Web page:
Emeritus Professor Michael Bassey asked in The Guardian a few days ago whether “school standards, teachers’ morale, young people’s wellbeing and parents’ aspirations are being held back”. The answer is yes they are – not in the main by classroom practice, but by the vast, stifling thicket of management ideology and so-called research which claims to be powering the system – but in actual fact is doing much to damage it, while uttering the usual platitudes of executive parasites everywhere about how essential they are for the smooth-running, indeed mere existence of the whole edifice.
I should, as always, temper my comments with the acknowledgement that there are undoubtedly many school leaders everywhere who are doing a decent, genuine, unsung job of running their schools as humanely well as they possibly can. It is not them who I am criticising, but those with the sharpest elbows and loudest voices who have acquired – no, seized – disproportionate influence in education. I have sources from enough schools around the country to know that this is not just an isolated problem. A tellingly-anonymous article in The Guardian over the weekend which described experiences and sentiments amazingly close to my own might suggest the same – and is worth quoting from:
“…Then there was the endless river of snake oil flowing from educational consultants – mountebanks who promise they can solve all your educational ills if you follow their five-minute fad. And while you’re at it teachers, solve the problems of society! Teach kids to avoid drugs, underage sex and radicalisation.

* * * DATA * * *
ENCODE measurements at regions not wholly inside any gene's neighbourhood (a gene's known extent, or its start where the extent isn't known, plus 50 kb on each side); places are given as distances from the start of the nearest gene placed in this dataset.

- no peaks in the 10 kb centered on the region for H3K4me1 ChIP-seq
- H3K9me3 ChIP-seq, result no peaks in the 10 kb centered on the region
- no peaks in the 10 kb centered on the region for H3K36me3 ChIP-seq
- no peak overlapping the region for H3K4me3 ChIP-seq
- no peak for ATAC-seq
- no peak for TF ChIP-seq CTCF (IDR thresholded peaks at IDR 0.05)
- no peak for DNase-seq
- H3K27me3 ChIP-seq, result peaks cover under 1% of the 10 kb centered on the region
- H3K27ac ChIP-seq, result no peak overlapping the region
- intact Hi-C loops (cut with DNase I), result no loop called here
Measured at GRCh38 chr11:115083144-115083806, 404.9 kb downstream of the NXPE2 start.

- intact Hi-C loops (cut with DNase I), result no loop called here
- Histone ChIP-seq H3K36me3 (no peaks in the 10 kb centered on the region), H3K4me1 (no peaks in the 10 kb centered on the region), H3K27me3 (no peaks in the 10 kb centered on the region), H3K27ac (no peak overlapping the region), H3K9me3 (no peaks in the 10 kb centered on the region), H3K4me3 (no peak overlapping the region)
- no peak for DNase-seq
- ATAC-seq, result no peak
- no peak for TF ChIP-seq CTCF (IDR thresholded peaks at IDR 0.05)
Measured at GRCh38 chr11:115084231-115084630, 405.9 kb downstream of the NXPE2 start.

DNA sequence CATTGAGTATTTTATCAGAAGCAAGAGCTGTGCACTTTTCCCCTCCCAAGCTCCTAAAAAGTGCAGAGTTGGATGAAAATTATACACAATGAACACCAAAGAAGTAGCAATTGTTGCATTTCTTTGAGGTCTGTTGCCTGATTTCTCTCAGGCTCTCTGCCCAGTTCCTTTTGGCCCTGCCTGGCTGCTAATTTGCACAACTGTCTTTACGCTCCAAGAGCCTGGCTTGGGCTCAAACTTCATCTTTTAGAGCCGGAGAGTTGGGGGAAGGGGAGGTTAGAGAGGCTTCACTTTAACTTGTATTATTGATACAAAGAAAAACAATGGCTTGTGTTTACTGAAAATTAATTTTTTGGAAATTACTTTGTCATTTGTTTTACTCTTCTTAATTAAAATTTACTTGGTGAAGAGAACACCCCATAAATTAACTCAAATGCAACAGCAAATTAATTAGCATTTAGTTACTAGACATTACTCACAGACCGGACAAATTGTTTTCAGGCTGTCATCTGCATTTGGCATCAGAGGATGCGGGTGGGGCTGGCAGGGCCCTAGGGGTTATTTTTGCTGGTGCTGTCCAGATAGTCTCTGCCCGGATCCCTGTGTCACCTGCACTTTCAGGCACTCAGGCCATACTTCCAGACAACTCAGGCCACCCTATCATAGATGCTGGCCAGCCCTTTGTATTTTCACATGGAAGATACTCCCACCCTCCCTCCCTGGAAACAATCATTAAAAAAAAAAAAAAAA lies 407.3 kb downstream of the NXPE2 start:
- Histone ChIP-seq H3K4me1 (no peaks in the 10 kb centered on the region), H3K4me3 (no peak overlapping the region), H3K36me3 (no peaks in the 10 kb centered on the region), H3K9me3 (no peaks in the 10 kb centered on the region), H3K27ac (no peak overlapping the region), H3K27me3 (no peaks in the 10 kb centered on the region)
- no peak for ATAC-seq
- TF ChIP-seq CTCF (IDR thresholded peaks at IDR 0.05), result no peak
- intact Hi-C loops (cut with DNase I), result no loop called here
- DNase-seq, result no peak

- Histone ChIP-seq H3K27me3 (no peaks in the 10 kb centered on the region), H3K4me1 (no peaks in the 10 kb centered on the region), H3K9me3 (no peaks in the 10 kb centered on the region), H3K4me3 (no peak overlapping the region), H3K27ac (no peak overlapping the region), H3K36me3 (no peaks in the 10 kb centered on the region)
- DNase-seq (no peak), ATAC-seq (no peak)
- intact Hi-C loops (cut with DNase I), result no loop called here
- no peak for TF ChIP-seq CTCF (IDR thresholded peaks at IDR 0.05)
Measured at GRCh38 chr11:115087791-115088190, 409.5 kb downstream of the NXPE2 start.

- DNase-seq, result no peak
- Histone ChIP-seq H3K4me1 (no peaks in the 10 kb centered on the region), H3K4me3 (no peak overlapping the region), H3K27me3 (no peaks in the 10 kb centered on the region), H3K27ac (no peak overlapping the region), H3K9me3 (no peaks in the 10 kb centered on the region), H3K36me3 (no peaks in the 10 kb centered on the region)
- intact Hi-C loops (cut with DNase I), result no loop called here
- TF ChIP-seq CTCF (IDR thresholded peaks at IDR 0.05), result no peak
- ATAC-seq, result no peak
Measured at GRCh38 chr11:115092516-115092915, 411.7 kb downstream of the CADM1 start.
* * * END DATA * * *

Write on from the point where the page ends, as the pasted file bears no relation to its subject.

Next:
So how should things be? Let teachers get on with the job; stop politicians interfering in education; allow good teachers the freedom to inspire their pupils. This is not going to happen. No wonder the average length of service for a teacher in the UK is five years. No wonder I left after 30.”
I also accept (as should we all) that due allowance needs to be made for ‘unknown unknowns’ when criticising the actions of others. It would be good if the same allowances flowed more often in the opposite direction too… We should probably also throw into the mix the fact that in a field like education, a single, stable, universally-applicable consensus is probably a dream too far – but all the more reason to accept and respect all parties in the debate.
I see a corporate culture whose hubris shows no sign of abating – to the point that its subscribers are no longer even ashamed of decrying their front-line practitioners in effect as ‘mere teachers’, whose views and needs can reasonably be ignored and even publicly dismissed. It is becoming more autocratic by the month and as some high-profile cases have shown, some individuals will not even stop at bringing the profession into disrepute in the process of furthering their own interests. How can this possibly be good for education?
Like the writer of the Guardian article, I have no doubt that these people will continue to fly higher and higher, to the detriment of the rest of the educational system. Indeed, I hope they do, for I have a new name for them: Icarus.